• "Some albums are immediate while others take a little longer to work their way into your subconscious. Blues rockers Kamchatka fell into the later category as, on first listen, I enjoyed ‘Long Road Made Of Gold’ but it was in a pile of stuff (If you can have such a thing as a digital pile) that was competing for my attention.  I’ve learnt over the years that the immediate album can burn out and fade away very quickly while the slow grower can stay with you for many years. This may well turn out to be the case as I find myself returning to the album on a regular basis, hence this belated review.‘Long Road Made Of Gold’’ is the sixth full length album from Kamchatka in a career that dates back over a decade. The Swedish power trio comprises Thomas ‘Juneor’ Andersson (guitar / vocals), Tobias Strandvik (drums) and bassist (Per Wilberg). Wilberg is best known for his time playing keyboards for  Metal act Opeth alongside stints in Spiritual Beggars and Candlemass which is pretty amazing as his bass work here is superb and very much an integral part of the Kamchatka sound. A rock trio will always require the rhythm section to stretch out and fill the sound when the guitarist takes a solo, if not; the result is empty dead air. Sonically the band draws on a range of influences with obvious power trio comparisons to Cream and The Jimi Hendrix Experience but mould this with a range of progressive and stoner influences. This range of influences found the band touring with highly respected blues / stoner act Clutch in Europe and the USA.Opener ‘Take Me Back Home’ throws the listener for an immediate loop with a banjo intro that leads into a heavy, intricate progressive blues workout blessed with a solid bottom end that brings to mind prime early Kings X. The complex ‘Made Of Gold’ is another winner with inventive musical dexterity as the song shifts 360 degrees for the solo section. The importance of the rhythm section I mentioned earlier is highlighted on ‘Rain’ where Wilberg steps up to double Andersson as the guitarist takes an extended solo. The quality of the musicianship might be lost without the clear warm production which was mixed and mastered by Russ Russell better known for extreme metal acts such as Napalm Death.The band seem equally happy with the infectiously catchy, both lyrically and musically, ‘Get Your Game On’ which was chosen as the first single from the album with its driving rhythm and short but sweet solo from Andersson. ‘Long Road’ shows yet another side of the band as Andersson adds slide guitar to the mix over rock solid, tribal drums from Strandvik with more than a little amusement to be had with the use of percussion.Kamchatka strove to make a record that owed much to their musical influences but was relevant in 2015 and with ‘Long Road Made Of Gold’ they have succeeded." - Red Guitar Music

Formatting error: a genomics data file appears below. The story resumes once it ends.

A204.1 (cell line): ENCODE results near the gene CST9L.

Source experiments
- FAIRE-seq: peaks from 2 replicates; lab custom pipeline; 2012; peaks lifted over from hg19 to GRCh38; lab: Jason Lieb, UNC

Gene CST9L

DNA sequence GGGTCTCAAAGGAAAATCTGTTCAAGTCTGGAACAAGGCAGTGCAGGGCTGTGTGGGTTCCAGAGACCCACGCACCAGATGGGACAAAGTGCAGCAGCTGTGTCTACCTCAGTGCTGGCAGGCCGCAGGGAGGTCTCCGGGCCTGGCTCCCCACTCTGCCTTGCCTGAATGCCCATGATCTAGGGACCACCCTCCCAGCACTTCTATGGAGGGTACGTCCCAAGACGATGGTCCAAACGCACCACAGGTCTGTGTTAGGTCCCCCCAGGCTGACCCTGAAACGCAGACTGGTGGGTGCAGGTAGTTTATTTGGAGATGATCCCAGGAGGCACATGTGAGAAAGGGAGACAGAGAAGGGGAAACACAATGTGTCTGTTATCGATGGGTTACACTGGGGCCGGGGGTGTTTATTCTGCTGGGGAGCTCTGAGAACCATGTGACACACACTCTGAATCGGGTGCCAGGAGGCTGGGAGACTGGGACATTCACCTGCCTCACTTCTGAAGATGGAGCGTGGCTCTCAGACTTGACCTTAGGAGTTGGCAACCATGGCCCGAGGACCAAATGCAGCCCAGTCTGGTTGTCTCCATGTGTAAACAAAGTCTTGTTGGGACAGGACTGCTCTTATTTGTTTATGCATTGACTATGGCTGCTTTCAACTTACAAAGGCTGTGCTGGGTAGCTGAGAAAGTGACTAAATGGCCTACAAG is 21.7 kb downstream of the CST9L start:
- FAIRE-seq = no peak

$12.00